Friday, November 07, 2014
Tuesday, November 04, 2014
Faith Works 11-9-14
Planning ahead, with grace
Thanks to reader Johnda, I've been reminded that Thanksgiving is coming soon.
Okay, I knew Thanksgiving was heading our way, and I've been finishing Advent and Christmas plans the last few weeks, but I had sort of overlooked the Great American Holiday.
Yes, there's the Fourth of July, but most countries have some sort of "national day" with fireworks and parades and celebrations of various sorts. Canada has a Thanksgiving Day, but they hold it on the second Monday in October and it's not quite the same "all hands on deck" thing it is in America.
Our own fourth Thursday in November observance, with roots in harvest festivals and Pilgrim history and echoes of Native American awareness: it's very much a thing to its own United States self. Friends who have spent extended periods overseas have told me about how important it can be to find other Americans to gather with as November heads for a conclusion, whether a turkey is roasted or not.
Johnda's reminder to me is that there's not only the national holiday of Thanskgiving, and the family traditions that bring us around a dinner table like no other commemoration, but there's that little matter of a prayer.
Who will say grace for Thanksgiving? And if it's "you" that's tapped, could I offer any hints or guidelines or suggestions for doing a family table grace before that awkward moment of silence, followed by an even more awkward question from the relative at your right: "Say, uh, would, um, you do the honors, I mean, if you could just…. Uh, would you say grace?"
Step one in a happy Thanksgiving moment of grace: consider asking a likely candidate in advance "would you say grace for the family just before we all sit down to dig in?" It's always more graceful to give someone warning that they might be called on.
Step two, if you happen to be that person: how will you pray?
There are a number of tools to help you out. Christians have often used the acronym "ACTS" to recall a useful sequence of expression in public prayer; A for adoration, C for confession, T for thanks given, S for supplication.
Adoration is simply an opening statement of appreciation and respect, like the "Dear So-and-so" at the start of letters. "Almighty God, from whom all blessings flow…" is a form of adoration.
Confession is to clear the decks, and acknowledge, if nothing else, that we know we're not God, and that our acts and intentions are often not in line with God's. "God, we know that there are many who would be so glad to have just a portion of how we're blessed at this table…" might be part of our confession in a Thanksgiving prayer. Gandhi is believed to have said "Oh God, bless this food we are about to receive. Give bread to those who hunger; and hunger for justice to us who have bread." That's the confession part of ACTS in a nutshell.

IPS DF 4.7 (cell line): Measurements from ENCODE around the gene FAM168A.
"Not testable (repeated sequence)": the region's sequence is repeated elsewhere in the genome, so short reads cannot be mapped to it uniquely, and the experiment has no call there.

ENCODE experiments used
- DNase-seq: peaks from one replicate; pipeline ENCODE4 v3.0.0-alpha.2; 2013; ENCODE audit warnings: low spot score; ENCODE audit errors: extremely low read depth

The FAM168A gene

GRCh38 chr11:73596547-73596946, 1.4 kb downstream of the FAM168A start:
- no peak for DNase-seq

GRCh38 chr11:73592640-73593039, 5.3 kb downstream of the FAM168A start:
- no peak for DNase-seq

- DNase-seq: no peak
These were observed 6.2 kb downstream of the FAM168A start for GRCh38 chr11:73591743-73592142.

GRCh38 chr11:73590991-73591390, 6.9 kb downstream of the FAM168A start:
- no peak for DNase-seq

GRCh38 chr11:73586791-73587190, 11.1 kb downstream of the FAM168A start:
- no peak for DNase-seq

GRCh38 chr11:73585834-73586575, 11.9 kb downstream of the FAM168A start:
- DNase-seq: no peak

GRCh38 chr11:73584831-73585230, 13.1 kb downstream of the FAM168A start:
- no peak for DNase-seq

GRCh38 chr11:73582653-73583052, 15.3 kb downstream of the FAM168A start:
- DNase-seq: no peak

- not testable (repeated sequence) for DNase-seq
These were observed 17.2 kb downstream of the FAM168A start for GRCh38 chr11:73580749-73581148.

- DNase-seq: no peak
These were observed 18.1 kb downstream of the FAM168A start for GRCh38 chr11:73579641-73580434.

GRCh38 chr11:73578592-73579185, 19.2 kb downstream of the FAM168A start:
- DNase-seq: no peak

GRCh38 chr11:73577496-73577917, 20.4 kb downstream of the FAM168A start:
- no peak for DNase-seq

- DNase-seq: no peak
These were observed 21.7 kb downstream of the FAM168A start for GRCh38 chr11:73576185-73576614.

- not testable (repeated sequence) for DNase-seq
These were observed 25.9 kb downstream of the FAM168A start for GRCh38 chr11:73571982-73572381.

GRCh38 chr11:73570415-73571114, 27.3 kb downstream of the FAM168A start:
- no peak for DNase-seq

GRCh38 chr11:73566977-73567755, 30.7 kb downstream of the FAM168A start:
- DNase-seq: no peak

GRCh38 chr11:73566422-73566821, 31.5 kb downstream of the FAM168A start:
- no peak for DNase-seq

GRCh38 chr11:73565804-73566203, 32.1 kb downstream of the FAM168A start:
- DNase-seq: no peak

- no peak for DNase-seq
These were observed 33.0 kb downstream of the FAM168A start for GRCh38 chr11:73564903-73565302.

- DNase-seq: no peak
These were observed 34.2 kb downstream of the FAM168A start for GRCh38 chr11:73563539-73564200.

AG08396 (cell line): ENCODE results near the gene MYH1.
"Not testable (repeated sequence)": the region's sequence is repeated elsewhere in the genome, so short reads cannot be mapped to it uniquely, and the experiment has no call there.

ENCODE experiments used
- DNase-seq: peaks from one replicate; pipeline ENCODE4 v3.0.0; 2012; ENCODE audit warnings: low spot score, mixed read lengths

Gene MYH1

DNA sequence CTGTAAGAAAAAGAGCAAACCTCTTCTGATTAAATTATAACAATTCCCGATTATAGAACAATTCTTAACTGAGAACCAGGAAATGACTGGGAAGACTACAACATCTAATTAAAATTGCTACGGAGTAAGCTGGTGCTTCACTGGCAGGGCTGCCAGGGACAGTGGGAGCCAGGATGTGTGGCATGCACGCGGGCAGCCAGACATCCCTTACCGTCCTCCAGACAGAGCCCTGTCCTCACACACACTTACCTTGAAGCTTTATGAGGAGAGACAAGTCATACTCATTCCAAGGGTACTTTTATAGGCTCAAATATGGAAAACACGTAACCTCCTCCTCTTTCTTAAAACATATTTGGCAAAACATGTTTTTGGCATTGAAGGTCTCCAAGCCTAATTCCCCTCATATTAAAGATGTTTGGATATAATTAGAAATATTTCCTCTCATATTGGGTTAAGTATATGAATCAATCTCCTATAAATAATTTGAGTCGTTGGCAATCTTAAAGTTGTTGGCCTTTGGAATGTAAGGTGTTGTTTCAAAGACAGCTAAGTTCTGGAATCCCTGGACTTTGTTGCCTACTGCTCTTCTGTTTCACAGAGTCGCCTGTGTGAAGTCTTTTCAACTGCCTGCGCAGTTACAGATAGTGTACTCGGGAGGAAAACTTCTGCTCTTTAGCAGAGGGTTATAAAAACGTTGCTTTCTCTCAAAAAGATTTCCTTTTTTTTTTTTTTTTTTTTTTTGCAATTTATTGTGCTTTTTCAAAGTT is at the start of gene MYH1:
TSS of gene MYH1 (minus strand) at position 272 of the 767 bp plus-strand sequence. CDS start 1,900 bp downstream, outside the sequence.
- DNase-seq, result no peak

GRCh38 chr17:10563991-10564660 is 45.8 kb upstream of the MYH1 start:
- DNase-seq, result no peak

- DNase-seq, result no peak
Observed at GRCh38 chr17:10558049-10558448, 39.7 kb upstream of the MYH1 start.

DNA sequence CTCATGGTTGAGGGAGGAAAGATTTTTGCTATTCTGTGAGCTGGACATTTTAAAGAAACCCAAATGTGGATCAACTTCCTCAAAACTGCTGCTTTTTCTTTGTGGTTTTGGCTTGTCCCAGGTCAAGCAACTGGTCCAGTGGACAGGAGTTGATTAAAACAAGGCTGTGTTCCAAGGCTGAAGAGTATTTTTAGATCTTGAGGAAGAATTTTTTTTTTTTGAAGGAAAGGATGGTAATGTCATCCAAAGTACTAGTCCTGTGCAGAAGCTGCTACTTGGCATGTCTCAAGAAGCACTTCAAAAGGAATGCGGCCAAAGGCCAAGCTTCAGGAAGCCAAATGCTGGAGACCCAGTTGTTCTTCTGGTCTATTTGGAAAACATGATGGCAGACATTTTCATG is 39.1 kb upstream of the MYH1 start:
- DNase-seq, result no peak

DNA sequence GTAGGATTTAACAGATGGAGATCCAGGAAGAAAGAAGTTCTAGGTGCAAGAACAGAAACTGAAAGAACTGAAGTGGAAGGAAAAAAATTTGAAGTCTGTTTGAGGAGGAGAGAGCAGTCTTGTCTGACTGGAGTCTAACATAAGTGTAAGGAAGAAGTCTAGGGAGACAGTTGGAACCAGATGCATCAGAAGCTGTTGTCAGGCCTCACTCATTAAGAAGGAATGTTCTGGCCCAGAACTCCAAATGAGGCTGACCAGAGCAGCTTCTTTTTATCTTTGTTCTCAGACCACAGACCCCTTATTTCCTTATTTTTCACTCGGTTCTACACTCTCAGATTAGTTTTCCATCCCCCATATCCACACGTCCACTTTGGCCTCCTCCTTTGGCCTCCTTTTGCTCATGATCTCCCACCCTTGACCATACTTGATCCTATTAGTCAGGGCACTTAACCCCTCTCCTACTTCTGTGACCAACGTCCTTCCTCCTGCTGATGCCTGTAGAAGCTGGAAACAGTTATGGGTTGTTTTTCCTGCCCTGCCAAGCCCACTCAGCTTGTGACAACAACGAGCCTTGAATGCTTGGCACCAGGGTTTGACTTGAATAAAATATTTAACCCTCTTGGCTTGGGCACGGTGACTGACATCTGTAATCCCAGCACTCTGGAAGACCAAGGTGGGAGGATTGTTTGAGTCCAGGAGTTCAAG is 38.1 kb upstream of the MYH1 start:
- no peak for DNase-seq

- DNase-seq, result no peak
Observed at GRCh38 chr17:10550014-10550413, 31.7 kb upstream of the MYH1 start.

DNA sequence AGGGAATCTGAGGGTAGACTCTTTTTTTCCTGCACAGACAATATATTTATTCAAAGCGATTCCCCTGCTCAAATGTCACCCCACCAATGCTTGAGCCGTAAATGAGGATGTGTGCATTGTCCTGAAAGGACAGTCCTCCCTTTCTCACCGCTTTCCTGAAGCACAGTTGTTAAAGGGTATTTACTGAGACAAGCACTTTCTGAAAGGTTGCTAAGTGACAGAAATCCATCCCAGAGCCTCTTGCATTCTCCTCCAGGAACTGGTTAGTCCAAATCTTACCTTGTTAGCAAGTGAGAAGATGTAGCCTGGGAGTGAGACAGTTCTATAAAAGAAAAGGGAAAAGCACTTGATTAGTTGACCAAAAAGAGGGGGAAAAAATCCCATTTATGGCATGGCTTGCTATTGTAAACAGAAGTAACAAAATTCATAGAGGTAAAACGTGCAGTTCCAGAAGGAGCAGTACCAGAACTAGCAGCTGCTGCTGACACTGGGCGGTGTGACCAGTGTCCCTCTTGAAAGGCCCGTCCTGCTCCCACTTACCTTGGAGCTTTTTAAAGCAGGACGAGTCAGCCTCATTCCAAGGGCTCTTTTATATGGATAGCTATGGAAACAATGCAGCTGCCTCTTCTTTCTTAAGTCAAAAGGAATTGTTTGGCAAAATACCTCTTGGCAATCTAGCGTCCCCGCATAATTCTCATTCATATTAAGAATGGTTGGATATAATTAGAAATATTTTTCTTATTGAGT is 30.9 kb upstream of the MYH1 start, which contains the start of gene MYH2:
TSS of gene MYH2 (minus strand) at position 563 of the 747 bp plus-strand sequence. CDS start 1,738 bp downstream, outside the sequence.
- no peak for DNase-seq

Thanksgiving we should be pretty much up to speed with; S for Supplication is a reminder that we don't ask for ourselves until we've interceded for others, and that our own blessings come into focus when we actively call out for the blessings others so greatly need.
That's the ACTS method. The author Anne Lamott had a book out not long ago that sums it up even more simply, and with a slightly more secular spin: the title is "Help, Thanks, Wow: The Three Essential Prayers." Lamott argues that pretty much all our prayers fall into one of those three categories: Help, Thanks, or Wow. For Thanksgiving, you might want to include parts of all three in your family table prayer.
Or there is the quirky yet beautiful grace from the punctuationally challenged e. e. cummings:
i thank You God for most this amazing
which is natural which is infinite which is yes
And if you don't know what else to say, there's what we've taught the Lad is always the basic form: "Dear God, Thank You, Amen!" Most prayers at any table simply expand on that solid tripod.
Or the classic: "Bless us, Oh Lord, and these thy gifts which we are about to receive from thy bounty, through Christ, Our Lord. Amen."
How will you pray at your Thanksgiving table?
Jeff Gill is a writer, storyteller, and pastor in Licking County, Ohio; he's probably going to be saying grace somewhere in Indiana a few Thursdays from now. Tell him how you say grace at email@example.com, or @Knapsack on Twitter.